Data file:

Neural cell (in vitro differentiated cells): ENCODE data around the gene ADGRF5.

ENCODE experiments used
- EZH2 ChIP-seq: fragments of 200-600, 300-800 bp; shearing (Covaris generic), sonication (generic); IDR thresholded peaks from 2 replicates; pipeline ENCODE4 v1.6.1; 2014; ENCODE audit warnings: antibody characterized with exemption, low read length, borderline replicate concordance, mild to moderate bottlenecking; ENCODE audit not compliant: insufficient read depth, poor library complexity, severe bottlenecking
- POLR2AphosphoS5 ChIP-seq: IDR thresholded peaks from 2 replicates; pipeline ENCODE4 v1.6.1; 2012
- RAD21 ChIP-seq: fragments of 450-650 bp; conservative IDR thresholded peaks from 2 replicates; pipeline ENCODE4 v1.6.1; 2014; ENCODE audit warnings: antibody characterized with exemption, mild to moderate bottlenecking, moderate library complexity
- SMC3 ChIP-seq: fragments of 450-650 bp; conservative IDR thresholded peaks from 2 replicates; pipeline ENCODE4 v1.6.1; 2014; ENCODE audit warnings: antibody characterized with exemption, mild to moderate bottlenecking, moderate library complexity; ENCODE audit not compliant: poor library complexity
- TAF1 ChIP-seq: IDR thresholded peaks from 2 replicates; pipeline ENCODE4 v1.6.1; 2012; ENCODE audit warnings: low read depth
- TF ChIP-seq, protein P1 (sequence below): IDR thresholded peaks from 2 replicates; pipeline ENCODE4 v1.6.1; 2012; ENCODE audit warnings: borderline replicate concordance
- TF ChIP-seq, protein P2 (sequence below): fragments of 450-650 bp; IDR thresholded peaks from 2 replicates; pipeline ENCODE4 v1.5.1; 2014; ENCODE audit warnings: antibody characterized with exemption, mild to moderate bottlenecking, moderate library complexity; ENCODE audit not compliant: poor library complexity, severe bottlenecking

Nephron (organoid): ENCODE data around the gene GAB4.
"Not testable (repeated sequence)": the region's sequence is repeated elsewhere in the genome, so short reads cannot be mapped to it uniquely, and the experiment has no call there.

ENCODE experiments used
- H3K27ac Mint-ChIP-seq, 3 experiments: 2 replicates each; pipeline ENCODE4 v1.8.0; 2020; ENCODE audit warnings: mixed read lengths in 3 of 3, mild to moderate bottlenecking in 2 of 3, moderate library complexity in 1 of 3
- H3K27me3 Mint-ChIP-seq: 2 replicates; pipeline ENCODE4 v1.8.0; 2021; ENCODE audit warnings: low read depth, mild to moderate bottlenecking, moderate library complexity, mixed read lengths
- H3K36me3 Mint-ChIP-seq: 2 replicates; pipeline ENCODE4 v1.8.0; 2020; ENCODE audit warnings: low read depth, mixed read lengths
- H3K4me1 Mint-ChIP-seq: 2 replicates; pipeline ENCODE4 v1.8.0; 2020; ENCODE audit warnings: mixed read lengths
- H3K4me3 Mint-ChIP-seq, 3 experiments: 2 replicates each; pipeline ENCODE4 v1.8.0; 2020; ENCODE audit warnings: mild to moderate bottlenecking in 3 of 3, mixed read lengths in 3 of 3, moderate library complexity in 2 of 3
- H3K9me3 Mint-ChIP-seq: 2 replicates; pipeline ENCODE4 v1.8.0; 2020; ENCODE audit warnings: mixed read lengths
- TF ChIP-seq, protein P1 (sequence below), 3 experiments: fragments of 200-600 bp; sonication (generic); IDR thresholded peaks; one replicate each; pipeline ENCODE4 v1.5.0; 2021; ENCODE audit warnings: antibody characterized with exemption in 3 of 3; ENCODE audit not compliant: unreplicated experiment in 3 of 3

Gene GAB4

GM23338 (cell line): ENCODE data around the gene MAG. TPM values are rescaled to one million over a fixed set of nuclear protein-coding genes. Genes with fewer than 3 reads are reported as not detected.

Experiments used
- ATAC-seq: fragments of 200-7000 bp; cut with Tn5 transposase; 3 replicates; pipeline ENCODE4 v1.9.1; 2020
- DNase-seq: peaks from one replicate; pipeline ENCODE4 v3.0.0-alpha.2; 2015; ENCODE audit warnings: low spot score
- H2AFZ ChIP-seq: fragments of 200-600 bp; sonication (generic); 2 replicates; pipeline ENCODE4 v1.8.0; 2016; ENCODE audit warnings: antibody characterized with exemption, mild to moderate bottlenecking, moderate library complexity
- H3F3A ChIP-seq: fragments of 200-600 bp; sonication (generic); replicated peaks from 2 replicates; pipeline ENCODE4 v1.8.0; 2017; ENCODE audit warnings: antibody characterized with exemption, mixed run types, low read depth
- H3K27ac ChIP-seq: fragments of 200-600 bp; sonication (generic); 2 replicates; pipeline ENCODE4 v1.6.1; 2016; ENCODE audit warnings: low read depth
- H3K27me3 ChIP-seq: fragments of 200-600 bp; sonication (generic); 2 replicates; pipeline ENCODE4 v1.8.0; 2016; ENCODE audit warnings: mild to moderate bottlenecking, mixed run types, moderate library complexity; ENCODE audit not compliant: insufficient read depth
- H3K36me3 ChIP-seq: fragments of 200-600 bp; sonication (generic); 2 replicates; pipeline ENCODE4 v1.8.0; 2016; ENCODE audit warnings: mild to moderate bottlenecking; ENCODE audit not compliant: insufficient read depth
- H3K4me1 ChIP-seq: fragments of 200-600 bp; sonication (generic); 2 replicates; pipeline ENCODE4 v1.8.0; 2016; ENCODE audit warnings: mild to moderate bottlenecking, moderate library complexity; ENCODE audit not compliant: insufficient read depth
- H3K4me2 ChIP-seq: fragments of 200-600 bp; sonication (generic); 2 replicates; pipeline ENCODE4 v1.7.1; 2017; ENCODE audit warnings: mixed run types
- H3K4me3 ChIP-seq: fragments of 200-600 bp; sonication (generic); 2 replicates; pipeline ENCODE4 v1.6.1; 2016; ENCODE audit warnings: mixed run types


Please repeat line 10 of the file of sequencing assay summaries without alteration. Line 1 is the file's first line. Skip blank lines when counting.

Nephron (organoid): ENCODE data around the gene GAB4.